Yoo, one of the new report's lead authors, continued to study the phenomenon with others at Stanford. They used a virus to carry the snippets into skin cells and investigated whether the resulting cells really were neurons. They found that 2 to 3 percent of the skin cells reliably converted to neurons: The cells generated the electrical signals neurons use to communicate with one another, and they budded off small globules, called synaptic vesicles, just as the adult neurons ordinarily do.
"What we made are neurons that are characteristic of the frontal cortex — actually what you'd imagine would be the most difficult to make. They're the ones we think with, that we use to put two things together and see connections, not the ones involved in evolutionarily older emotional responses," said Crabtree. "We also find inhibitory neurons among the converted cells, whose role is to keep the activity of other neurons at a resting, controlled state."
The team improved the efficiency of the transformation to 20 percent by adding two of the factors used in a similar experiment by colleague Marius Wernig, MD, assistant professor of pathology, in the first published account of converting a human skin cell directly to a neuron. In May this year, Wernig reported in Nature that the combination of four particular proteins can convert skin cells directly into functional neurons with 2 to 4 percent efficiency. (Even more recently, on July 3, Nature published a study led by a researcher at the San Raffaele Scientific Institute in Milan, Italy, showing a mix of three other proteins can set off the conversion.)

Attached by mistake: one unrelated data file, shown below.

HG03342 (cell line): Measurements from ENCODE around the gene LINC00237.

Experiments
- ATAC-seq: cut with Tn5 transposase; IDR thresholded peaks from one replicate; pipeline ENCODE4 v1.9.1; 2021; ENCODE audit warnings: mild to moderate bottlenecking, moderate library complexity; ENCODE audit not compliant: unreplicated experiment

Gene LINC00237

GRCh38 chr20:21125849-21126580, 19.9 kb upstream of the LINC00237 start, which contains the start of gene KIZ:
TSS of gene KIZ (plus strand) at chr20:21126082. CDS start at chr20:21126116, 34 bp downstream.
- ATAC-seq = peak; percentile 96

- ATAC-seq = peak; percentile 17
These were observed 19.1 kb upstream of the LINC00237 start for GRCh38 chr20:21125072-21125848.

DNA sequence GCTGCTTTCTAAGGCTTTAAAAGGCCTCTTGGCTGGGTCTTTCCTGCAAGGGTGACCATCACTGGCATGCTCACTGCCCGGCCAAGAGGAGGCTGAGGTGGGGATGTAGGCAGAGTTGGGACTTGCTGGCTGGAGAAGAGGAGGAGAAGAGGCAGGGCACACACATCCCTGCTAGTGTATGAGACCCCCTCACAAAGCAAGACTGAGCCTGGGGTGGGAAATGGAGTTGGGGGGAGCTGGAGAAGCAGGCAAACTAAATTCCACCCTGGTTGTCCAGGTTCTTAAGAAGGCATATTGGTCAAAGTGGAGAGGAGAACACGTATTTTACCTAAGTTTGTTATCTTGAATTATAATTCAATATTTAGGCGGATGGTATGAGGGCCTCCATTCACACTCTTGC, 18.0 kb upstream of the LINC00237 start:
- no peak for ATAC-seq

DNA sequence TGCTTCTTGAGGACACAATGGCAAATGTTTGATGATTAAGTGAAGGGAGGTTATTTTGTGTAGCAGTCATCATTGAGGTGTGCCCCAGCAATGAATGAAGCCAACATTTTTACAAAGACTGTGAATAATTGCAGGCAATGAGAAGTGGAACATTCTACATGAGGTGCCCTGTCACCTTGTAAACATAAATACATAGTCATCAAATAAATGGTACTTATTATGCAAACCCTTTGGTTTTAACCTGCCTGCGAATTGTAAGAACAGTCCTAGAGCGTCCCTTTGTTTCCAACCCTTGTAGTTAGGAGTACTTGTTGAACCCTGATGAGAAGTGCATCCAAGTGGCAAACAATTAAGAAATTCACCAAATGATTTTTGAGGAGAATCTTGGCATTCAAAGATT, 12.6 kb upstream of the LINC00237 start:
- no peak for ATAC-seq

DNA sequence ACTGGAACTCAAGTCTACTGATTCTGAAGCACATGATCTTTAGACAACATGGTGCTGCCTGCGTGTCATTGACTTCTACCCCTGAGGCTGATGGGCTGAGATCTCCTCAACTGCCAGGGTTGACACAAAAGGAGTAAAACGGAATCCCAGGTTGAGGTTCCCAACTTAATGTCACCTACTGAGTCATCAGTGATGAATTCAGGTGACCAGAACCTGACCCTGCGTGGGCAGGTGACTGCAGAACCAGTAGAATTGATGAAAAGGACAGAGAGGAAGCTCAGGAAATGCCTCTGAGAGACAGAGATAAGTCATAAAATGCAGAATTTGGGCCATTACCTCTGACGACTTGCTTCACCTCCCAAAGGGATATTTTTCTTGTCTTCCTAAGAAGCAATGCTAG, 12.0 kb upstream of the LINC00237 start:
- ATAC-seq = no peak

"It's been a long time in coming to this," said Crabtree. "But science often progresses in leaps and starts, and then all of a sudden many scientists come to the same position at the same time. Now these studies have come out, and more will be coming, all of which are going to say that not only can you can make neurons different ways, but also you can make neurons of different types."
Wernig's study produced the same "thinking" neurons as Crabtree's did, but did not find inhibitory neurons. The Italian study produced neurons that release dopamine, a chemical that affects many behaviors, from moving, to learning, to sleeping.
Among the projects taking off from this finding is an effort to set up a model for Down syndrome. Stanford graduate student Alfred Sun, a co-leader of the study, has obtained skin cells from patients and converted them to neurons. Now he can try to see what's different about them.
"Our belief is there are certain biochemical abnormalities that might be correctable," Crabtree said.
The other researchers involved in the newly published study are the two additional co-lead authors, postdoctoral researcher Alex Shcheglovitov, PhD, and medical student Li Li; postdoctoral researchers Thomas Portmann, PhD, and Yulong Li, PhD; MD/PhD student Chris Lee-Messer; associate professor of neurobiology Ricardo Dolmetsch, PhD; and professor of molecular and cellular physiology Richard Tsien, PhD.
The work was funded by the National Institutes of Health and the Howard Hughes Medical Institute. Information about Stanford's Department of Pathology, which also supported the work, is available at http://pathology.stanford.edu/.